Painting by Belynda Wilson Thomas
The law of unintended consequences is the only real law of history. Niall Ferguson
Yesterday I picked up my oldest sister from the airport, a surprise short visit. We are so blessed we can hop on an airplane and in a couple of hours be together. Today she was picked up by another sister and her spouse and off on an adventure they go.
Last night we watched Black Mirror a show on Net flicks that seems to be a take on The Twilight Zone. One was a man who in a video game is the omnipotent God but in real life is a socially awkward computer genius. He takes out all of his anger on the co-workers whose DNA he has downloaded into his computer game.
The second was about a mother who got afraid when her child got lost. She enrolled her young daughter into a test study and had a chip implanted in her daughter’s brain that would allow her to see what her daughter sees. She could also make anything that made her daughter’s cortisol rise to be visibly unrecognizable. The daughter grew up not hearing or seeing how people looked who were fighting. Barking dogs were not recognizable nor were any kind of violence. When her Grandfather had a heart attack she could no longer see what was happening.
She was very curious about what she couldn’t see or understand and seemed drawn to the dark side of life because she was so protected from it. It appears the daughter had to develop a sense of fearlessness to confront life because she couldn’t see what was there. A therapist told the mother the program was being shut down and although she couldn’t take the chip out of her child’s brain she could and should discontinue monitoring her child.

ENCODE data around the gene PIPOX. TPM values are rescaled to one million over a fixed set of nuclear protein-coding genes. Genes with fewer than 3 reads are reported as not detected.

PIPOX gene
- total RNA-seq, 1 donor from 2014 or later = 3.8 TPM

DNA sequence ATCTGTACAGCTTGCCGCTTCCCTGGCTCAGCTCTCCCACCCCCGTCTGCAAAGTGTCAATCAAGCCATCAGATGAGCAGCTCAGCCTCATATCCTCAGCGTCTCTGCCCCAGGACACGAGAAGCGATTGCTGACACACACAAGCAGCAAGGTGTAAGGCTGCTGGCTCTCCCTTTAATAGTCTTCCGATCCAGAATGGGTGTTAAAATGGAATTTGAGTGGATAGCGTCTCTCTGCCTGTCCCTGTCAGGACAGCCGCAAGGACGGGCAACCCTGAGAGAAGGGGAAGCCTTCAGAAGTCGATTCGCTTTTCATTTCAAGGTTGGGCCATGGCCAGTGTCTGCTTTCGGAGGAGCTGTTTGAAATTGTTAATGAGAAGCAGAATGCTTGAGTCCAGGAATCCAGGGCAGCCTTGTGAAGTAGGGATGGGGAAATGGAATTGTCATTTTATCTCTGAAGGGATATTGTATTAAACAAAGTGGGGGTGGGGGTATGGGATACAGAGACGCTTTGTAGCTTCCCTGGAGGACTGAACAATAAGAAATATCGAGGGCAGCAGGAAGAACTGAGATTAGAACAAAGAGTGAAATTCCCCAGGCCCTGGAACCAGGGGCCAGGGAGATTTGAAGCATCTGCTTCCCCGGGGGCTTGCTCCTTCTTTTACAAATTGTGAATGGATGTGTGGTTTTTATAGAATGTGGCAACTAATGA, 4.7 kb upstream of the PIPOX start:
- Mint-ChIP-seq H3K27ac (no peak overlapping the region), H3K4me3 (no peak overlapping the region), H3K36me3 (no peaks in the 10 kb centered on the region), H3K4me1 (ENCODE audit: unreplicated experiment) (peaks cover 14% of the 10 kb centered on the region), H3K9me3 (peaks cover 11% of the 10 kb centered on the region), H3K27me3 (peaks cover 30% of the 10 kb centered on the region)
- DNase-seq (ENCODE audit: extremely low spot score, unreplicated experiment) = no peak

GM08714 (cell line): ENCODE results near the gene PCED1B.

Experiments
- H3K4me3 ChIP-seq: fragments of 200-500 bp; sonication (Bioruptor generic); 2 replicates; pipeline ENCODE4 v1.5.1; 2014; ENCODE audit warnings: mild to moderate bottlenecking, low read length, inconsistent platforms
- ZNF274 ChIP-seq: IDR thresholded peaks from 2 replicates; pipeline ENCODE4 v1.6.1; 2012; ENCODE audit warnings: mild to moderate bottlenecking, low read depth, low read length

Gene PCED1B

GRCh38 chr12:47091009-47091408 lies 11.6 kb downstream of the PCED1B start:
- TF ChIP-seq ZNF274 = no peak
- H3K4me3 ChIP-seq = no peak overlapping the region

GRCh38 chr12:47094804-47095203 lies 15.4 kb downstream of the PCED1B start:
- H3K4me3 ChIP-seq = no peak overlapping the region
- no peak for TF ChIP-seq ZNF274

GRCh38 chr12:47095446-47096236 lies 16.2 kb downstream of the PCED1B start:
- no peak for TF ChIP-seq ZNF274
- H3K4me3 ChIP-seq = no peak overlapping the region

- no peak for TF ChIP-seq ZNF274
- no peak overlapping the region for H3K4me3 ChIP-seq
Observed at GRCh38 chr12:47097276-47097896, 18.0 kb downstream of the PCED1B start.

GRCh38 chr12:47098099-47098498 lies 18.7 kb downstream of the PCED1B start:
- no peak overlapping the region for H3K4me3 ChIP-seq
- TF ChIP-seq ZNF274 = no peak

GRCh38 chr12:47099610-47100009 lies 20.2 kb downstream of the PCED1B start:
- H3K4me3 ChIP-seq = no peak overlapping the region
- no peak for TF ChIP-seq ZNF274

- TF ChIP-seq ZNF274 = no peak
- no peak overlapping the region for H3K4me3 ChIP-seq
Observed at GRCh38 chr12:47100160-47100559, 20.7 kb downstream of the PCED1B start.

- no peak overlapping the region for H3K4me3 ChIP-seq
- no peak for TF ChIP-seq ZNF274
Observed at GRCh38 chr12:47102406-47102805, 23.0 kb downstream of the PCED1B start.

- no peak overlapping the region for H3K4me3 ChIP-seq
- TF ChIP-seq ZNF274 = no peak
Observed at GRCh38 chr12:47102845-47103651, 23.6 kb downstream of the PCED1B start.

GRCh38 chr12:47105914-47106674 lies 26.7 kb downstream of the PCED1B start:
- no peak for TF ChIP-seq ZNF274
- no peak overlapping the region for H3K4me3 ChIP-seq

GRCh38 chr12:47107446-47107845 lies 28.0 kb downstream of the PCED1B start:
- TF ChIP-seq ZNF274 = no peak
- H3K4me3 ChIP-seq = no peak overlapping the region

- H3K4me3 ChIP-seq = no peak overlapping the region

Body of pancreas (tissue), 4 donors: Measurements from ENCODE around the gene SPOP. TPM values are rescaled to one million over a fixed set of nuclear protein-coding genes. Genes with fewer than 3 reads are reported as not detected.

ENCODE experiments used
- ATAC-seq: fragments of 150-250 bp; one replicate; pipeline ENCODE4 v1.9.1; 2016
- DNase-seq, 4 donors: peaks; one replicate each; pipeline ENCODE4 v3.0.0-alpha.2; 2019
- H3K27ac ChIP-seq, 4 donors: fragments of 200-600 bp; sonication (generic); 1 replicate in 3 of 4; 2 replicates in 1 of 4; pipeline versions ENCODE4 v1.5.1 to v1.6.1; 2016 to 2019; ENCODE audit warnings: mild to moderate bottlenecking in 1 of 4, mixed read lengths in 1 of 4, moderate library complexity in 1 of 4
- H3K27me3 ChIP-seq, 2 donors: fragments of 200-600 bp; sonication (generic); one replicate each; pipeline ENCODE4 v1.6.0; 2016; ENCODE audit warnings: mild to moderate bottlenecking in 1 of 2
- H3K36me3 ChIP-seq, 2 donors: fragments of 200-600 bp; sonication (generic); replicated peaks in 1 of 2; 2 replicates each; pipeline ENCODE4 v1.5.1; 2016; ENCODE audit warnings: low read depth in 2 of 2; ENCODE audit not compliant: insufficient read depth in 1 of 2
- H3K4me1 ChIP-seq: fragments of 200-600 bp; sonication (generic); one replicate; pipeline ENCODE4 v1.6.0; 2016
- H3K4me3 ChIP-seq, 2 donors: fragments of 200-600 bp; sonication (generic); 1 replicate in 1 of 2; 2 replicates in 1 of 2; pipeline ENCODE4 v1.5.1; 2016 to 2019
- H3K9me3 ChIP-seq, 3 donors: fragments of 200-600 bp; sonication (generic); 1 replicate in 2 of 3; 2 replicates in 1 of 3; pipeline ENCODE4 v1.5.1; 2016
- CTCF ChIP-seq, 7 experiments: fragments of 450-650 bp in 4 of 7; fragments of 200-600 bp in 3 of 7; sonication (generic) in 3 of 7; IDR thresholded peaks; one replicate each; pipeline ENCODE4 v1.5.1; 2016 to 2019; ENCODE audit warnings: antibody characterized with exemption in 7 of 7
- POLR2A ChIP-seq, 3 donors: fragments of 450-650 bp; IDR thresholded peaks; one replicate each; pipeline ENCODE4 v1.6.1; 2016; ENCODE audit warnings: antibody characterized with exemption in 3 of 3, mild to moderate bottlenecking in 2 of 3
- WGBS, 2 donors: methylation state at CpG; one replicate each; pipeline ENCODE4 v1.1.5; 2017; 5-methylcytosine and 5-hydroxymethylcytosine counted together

The unintended consequences of protecting her child didn’t prepare her child at all for real life. Nor could the mother resist watching what her daughter was seeing. What do you do when you see something you shouldn’t have seen? We know over protecting children doesn’t help them grow into competent adults. If they are not able to read social cues, have never dealt with anger, recognize the danger in a situation, or understand people and their motives they are not set up for good outcomes. Too often we get what we fear because that is what we focus on and that was what the mother got, instead of trusting her child’s independence she interfered where she shouldn’t reaping unintended negative consequences.
Sooner or later everyone sits down to a banquet of consequences. Robert Louis Stevenson
The only thing in life that seems to teach people anything is when we let them experience the consequences of their actions. We can’t save them no matter how much we would like to. We don’t like to see our children deal with consequences; our instinct is to protect them. Do we handicap them by not letting them deal with the realities of life? We learn from our mistakes and if we don’t let our children learn from their mistakes how will they learn? We caution them about the big mistakes, we hope they don’t make them, but if they do, they need to deal with the consequences and learn to make better choices and decisions.
My youngest brother has a saying, “That’ll learn them.” My husband says, “If they won’t see they must feel.” These are different ways of saying the same thing. We need to learn from our mistakes and better yet learn from the mistakes others have made.
We need to be careful that in our hubris we don’t think we are above making mistakes. Just because we intend something for good whether it is in our families, communities, countries, environment, or economy, does not mean the changes will be for the better.
We have economists telling us about the unintended consequences of welfare. We were watching a program on the fall of civilizations and the unintended consequence of money debasement. There are lessons all around us, lessons we could learn from instead of repeating the same mistakes. Often we think we are too smart to make the mistakes others have made. Is this hubris at its worst? Can we learn from someone else’s mistakes?
One of the great mistakes is to judge policies and programs by their intentions rather than their results. Milton Friedman
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